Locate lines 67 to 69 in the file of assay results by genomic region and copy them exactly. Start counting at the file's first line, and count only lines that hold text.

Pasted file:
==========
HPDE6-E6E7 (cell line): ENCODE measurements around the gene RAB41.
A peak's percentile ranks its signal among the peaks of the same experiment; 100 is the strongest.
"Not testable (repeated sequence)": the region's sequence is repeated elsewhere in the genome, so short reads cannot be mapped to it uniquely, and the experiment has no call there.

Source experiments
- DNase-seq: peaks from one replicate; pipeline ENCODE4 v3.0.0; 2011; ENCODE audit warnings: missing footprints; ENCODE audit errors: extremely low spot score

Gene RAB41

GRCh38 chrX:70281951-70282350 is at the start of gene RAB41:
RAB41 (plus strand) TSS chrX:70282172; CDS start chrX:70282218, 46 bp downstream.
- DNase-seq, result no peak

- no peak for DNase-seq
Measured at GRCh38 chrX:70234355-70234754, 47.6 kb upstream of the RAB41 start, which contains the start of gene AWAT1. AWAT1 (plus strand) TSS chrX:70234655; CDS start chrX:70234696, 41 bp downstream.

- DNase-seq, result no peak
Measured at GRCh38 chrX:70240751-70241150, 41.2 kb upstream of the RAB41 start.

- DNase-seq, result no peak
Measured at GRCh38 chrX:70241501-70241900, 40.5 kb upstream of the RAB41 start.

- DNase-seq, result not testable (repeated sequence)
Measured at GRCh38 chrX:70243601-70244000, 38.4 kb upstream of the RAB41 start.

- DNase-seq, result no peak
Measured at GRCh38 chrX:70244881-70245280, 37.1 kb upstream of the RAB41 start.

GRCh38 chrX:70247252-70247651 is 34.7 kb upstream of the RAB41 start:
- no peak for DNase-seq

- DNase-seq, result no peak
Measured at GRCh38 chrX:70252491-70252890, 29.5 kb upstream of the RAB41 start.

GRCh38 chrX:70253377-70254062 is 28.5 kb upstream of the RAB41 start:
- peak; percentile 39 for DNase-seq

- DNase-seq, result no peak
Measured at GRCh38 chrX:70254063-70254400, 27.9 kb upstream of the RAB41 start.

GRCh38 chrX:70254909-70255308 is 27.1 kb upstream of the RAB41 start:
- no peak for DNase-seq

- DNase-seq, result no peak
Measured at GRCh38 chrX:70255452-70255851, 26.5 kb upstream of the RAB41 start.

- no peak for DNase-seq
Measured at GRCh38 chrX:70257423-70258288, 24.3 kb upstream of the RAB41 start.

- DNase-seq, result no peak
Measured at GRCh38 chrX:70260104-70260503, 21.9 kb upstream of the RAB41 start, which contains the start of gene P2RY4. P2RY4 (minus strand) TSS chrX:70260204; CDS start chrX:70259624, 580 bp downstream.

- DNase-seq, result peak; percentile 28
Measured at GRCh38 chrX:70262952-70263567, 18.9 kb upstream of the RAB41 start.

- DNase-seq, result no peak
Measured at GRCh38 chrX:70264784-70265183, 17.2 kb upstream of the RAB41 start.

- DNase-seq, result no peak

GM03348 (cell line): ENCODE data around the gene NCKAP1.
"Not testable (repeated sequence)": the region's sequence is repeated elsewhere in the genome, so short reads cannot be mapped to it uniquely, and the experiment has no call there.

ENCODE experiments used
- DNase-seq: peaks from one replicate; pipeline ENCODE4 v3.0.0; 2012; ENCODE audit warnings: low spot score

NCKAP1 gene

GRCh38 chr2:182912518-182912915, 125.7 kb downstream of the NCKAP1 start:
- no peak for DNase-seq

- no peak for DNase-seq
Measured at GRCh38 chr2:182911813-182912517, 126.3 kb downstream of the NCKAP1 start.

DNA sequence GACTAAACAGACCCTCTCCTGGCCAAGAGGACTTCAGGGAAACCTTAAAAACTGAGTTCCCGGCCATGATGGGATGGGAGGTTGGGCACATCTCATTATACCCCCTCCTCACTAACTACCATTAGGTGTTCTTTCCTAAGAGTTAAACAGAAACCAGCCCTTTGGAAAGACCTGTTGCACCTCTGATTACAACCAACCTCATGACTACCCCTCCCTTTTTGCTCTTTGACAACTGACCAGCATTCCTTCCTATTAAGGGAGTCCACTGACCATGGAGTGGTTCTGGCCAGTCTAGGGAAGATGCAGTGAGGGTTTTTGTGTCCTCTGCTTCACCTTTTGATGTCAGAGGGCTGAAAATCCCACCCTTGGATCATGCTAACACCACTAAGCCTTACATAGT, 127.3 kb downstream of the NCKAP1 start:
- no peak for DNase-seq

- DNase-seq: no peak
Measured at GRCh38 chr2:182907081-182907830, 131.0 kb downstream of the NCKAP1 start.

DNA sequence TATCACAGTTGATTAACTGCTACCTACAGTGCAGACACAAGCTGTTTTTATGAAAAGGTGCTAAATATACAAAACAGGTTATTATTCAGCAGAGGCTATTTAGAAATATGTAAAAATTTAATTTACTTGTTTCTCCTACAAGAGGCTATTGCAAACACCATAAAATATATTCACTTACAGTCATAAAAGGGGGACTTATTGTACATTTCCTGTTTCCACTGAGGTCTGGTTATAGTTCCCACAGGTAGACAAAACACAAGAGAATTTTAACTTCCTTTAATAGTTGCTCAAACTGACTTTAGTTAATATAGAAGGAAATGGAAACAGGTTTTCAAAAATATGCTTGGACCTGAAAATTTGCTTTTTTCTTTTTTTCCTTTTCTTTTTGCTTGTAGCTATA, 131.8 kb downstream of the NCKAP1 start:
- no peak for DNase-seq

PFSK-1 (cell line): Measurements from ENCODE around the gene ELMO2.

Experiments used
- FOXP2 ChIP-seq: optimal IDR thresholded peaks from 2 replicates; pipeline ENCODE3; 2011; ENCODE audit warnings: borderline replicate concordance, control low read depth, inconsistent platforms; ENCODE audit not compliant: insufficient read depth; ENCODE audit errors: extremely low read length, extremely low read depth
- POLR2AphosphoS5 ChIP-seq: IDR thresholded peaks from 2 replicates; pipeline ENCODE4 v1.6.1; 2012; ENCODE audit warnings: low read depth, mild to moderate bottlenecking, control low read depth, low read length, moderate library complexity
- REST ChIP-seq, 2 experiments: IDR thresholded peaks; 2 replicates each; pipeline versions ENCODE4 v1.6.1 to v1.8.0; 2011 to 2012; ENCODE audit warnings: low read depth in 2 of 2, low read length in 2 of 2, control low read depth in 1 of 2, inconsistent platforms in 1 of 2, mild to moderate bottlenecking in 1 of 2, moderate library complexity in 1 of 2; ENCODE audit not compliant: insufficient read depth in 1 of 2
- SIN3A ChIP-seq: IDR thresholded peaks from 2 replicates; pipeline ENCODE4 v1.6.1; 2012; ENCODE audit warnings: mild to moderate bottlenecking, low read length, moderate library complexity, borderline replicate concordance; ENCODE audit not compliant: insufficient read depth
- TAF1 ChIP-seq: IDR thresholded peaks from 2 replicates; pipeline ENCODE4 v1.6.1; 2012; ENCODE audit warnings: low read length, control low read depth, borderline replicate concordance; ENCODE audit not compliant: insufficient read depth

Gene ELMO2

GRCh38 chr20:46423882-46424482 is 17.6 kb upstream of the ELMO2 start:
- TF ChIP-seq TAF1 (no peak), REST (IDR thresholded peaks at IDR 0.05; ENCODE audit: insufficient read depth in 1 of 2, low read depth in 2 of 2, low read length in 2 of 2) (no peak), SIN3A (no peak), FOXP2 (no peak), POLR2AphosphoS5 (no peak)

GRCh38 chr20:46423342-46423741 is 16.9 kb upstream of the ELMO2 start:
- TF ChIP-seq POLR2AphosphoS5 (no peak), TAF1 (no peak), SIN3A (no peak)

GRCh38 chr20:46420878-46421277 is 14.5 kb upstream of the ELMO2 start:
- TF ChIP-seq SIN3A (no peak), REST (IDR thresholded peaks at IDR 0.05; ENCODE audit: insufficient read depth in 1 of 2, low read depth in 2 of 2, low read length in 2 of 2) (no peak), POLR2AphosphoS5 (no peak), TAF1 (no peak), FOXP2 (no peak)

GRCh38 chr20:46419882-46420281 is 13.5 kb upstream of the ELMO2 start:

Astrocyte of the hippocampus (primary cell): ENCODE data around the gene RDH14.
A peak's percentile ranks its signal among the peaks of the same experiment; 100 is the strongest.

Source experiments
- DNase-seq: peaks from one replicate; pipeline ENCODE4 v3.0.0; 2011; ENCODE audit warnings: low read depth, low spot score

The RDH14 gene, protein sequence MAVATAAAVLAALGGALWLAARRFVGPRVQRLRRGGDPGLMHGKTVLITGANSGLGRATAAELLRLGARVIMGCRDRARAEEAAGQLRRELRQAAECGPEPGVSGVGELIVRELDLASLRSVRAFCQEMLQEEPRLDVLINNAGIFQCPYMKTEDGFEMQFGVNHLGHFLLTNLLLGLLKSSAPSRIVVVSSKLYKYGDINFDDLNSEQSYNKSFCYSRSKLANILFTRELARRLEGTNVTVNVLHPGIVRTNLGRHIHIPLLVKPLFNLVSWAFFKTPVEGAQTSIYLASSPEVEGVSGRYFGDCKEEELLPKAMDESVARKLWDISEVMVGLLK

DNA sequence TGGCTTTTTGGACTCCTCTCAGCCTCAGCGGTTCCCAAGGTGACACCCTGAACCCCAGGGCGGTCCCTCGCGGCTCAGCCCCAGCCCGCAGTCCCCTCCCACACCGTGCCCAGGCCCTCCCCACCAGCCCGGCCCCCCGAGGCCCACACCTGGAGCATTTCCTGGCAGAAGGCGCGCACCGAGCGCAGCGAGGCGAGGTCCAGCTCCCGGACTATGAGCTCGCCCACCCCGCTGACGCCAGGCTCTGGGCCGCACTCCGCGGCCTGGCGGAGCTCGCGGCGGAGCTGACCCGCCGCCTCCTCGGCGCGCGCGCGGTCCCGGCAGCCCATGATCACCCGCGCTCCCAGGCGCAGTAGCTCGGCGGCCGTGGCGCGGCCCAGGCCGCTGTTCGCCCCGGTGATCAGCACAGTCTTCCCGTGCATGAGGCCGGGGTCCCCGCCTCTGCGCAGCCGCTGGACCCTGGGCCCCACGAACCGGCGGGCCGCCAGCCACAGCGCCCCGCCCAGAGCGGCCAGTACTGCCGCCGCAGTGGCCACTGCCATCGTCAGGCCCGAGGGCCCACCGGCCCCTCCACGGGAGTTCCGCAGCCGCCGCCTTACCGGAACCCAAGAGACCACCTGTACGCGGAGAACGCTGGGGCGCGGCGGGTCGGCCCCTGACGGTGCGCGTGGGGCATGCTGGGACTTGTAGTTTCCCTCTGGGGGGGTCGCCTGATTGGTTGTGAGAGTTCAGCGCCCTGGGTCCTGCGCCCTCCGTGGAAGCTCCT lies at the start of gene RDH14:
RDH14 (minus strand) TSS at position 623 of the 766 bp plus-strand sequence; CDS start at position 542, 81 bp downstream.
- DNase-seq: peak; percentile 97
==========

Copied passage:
- TF ChIP-seq POLR2AphosphoS5 (no peak), TAF1 (no peak), SIN3A (no peak)

GRCh38 chr20:46420878-46421277 is 14.5 kb upstream of the ELMO2 start:
- TF ChIP-seq SIN3A (no peak), REST (IDR thresholded peaks at IDR 0.05; ENCODE audit: insufficient read depth in 1 of 2, low read depth in 2 of 2, low read length in 2 of 2) (no peak), POLR2AphosphoS5 (no peak), TAF1 (no peak), FOXP2 (no peak)